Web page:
On February 12, 2016, West Virginia became the 26th state to pass a “right to work” law. While Governor Earl Ray Tomblin initially vetoed the “West Virginia Workplace Freedom Act,” both the Senate and the House of Delegates voted to override his veto.
Without “right to work” laws, employees who are covered under a collective bargaining agreement but are not members of a union are required to pay a portion of union dues, which is often referred to as “fair share.” The “fair share” portion is the amount the union spends for bargaining, implementing, and enforcing collective bargaining agreements, which includes representing employees in their disputes with management. Nonmembers cannot be forced to pay the remainder of union dues, which are used to fund a union’s political activities or for the costs associated with organizing employees of other employers.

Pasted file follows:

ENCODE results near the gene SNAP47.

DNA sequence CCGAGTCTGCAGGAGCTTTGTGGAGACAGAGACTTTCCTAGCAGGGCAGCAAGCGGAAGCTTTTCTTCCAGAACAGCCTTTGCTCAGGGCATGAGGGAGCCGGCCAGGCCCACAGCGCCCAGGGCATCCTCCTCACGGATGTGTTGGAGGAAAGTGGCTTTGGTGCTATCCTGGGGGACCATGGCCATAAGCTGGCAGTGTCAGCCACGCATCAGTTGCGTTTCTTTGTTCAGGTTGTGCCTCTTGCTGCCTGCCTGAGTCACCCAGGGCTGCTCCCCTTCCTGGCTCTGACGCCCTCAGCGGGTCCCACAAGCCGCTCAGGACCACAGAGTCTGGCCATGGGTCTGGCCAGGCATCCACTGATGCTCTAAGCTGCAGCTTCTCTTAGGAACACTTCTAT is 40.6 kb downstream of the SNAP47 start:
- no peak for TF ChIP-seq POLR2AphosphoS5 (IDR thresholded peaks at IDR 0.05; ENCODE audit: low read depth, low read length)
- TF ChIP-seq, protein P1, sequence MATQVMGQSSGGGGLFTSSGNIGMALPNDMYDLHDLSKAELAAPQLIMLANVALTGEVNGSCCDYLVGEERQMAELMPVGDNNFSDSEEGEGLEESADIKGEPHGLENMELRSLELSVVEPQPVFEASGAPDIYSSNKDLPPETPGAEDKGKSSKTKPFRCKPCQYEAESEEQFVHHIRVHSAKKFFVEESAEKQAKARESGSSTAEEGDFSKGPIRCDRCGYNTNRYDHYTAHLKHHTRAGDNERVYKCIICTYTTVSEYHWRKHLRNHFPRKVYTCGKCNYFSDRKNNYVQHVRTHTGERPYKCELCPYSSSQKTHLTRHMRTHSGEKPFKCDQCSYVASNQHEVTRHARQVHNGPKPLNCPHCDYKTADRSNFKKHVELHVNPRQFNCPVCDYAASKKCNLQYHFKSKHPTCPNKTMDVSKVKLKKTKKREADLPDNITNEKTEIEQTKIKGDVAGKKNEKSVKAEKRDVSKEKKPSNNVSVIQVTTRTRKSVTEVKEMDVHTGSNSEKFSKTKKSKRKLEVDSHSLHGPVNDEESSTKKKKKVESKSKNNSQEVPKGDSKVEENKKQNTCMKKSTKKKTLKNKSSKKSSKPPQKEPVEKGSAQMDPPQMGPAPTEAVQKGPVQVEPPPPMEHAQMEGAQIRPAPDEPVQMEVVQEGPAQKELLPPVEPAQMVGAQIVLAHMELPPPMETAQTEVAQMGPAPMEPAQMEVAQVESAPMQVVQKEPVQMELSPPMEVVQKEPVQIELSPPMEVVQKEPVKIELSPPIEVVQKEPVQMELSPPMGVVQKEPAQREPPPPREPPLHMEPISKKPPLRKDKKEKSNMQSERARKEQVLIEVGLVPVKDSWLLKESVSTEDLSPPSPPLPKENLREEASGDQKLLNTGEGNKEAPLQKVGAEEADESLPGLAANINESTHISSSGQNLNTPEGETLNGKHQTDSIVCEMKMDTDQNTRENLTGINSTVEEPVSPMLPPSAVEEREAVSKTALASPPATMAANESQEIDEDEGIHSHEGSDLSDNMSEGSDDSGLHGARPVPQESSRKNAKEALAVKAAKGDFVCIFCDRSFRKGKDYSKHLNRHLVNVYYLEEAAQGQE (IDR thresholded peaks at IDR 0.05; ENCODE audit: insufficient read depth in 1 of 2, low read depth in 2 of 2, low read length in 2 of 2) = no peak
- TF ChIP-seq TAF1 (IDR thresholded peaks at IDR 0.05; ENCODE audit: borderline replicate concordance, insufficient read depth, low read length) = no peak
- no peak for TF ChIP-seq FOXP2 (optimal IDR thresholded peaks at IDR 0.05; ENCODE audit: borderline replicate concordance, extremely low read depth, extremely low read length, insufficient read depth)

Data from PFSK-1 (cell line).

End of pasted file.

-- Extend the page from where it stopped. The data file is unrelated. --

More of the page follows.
In “right to work” states, however, workers are free to choose whether to contribute any portion of their paychecks to the union—even “fair share.” The union must still represent members and nonmembers alike, but nonmembers cannot be compelled to pay any portion of union dues.
The West Virginia Workplace Freedom Act was heavily debated during this legislative session, with both sides promising changes to the West Virginia employment landscape if the bill became law. While the bill’s detractors claimed its passage could result in lower wages, proponents of the bill asserted it will promote industry and job growth in the state and protect worker freedom.
With the law taking effect on July 1, 2016, employers across the state are now trying to figure out how “right to work” will affect their interactions with unions. If you have any questions about how right to work will impact your business, contact Jackson Kelly for further information.
This article was authored by Jennelle Arthur, Jackson Kelly PLLC.